Engagement of parkrun event teams in linking with GP practices to support patient and staff participation in local 5km events

Talk Code: 
Joanna Fleming
Professor Jeremy Dale, Chrissie Wellington
Author institutions: 
Unit of Academic Primary Care, University of Warwick; parkrun UK


Increasing physical activity is a priority, both in the treatment of and prevention of disease. In 2018, a joint collaboration was launched between parkrun and the Royal College of General Practitioners (RCGP), encouraging the linking of GP practices with their local 5km parkrun event(s). parkrun has the advantage that it is already firmly established across the UK, enabling participants to automatically become part of a supportive community. Over 1300 GP practices in the UK are now registered with the scheme, but little is known about the engagement of parkrun event teams. This study aims to investigate the involvement of parkrun event teams in the parkrun practice initiative. In doing so, we explore event teams’ motivations for linking with GP practices, the processes involved, associated challenges and suggestions for improvements. We also explore the level of awareness and perceptions of those event teams who have not yet linked with GP practices as part of the initiative.


An online survey (delivered using Qualitrics) was sent via email from parkrun Head Office to the Event Director at all UK parkrun teams (n=634) in May 2019, with a request for either themselves or one member of the core volunteer team to complete it. Questions related to event details, how local practices have linked with the event, activities being carried out, challenges experienced and suggestions for improvement. It also explored awareness and perceptions among event teams not yet linked. Descriptive statistics were carried out for all sections of the survey. Free text comments were categorised and interpreted thematically.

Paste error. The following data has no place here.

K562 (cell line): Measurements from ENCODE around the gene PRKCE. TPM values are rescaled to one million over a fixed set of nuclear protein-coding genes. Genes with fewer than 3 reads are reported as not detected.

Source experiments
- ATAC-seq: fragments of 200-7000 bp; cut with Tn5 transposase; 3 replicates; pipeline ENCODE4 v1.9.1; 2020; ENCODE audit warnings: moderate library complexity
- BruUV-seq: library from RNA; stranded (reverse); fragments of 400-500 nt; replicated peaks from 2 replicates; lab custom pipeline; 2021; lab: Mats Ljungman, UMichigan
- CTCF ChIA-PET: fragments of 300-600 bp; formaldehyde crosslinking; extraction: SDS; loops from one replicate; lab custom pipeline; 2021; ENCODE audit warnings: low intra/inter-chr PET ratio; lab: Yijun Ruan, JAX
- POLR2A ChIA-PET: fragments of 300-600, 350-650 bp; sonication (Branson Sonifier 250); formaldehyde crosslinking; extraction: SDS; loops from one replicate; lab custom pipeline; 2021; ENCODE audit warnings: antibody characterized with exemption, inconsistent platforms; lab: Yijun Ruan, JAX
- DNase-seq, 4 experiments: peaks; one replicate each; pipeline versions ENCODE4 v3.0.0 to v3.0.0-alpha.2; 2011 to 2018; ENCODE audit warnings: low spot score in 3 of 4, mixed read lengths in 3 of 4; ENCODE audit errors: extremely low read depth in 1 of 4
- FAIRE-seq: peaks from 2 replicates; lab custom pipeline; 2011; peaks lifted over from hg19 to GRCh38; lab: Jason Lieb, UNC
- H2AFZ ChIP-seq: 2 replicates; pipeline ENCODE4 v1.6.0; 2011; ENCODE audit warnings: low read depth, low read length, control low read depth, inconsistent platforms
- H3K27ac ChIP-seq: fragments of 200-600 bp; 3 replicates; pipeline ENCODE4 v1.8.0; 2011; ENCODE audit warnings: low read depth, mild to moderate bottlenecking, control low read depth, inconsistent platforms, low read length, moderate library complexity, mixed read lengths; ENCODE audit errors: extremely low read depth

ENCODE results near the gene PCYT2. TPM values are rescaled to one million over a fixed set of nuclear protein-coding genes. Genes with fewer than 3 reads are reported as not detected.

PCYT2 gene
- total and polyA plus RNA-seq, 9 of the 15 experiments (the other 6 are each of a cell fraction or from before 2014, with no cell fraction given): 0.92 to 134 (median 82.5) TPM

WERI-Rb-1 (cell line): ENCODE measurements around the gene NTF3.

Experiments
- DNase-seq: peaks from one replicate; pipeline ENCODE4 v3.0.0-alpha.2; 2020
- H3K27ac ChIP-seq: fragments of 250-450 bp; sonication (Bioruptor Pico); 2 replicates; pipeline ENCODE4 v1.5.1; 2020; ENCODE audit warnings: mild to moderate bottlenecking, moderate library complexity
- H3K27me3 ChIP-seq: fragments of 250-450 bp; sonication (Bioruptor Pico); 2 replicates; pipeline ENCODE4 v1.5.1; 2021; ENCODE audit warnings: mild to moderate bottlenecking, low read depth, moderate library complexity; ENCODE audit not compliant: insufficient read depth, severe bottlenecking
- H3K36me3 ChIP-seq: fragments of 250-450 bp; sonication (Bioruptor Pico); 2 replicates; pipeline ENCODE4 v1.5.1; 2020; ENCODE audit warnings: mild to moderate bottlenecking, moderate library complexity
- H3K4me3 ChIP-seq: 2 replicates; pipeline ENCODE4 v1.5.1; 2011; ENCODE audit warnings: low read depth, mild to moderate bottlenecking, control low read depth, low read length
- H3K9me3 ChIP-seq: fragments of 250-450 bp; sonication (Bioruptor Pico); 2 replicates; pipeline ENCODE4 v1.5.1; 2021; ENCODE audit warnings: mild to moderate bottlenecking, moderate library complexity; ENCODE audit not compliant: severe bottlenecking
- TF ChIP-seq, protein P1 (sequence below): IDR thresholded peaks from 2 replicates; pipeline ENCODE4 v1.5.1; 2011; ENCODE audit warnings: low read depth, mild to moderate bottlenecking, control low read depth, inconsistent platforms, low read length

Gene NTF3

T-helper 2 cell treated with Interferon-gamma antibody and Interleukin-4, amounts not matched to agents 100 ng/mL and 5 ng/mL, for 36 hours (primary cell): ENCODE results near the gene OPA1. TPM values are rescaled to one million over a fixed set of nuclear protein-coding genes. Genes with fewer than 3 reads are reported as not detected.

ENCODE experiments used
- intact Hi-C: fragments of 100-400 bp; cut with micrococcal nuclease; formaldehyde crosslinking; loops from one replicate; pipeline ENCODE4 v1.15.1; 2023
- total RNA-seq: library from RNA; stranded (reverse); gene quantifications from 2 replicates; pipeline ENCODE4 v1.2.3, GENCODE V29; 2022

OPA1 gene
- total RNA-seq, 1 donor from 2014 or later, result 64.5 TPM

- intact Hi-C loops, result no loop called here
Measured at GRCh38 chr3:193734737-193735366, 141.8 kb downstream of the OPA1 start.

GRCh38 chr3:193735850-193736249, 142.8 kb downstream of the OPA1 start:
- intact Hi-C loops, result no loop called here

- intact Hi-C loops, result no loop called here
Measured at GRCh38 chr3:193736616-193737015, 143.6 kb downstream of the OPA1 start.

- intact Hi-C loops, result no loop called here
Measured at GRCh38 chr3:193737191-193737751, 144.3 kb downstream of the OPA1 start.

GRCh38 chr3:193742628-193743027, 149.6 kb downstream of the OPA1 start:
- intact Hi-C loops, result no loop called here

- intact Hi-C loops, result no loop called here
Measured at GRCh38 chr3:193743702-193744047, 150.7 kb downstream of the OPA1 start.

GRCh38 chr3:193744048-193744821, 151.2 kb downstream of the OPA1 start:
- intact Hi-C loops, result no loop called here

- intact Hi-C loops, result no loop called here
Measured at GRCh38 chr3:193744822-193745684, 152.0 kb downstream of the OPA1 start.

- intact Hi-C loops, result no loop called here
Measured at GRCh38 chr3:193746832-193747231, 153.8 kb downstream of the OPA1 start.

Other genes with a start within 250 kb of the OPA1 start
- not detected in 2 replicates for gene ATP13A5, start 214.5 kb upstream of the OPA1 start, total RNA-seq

A total of 322/634 (50.8%) parkrun event teams completed the survey. Event teams were supportive of the initiative, with a large proportion (225/322; 69.9%) linked with at least one practice. Links were usually initiated by practices (187/225; 83.1%). Only a small proportion reported challenges (35/219; 16%), including difficulty engaging with/maintaining contact with practices, and lack of time due to being volunteers. Event teams showed a willingness to engage in activities to support practices, such as mentioning the initiative in event communications and enabling practices to have an information stand at their event. The principal reason cited by those not yet linked was that they had not yet been approached by a practice (67/97; 69%).


Event teams are willing to support practices and provide a welcoming environment for the initiative to grow and develop; though mutual engagement from both sides is required. Better communication about which practices are linked with an event team and how event teams can keep in contact may help in the continued relationship between an event and a practice.

Submitted by: 
Joanna Fleming
Funding acknowledgement: 
parkrun and the Royal College of General Practitioners funded Dr Jo Fleming's time for the undertaking of this study.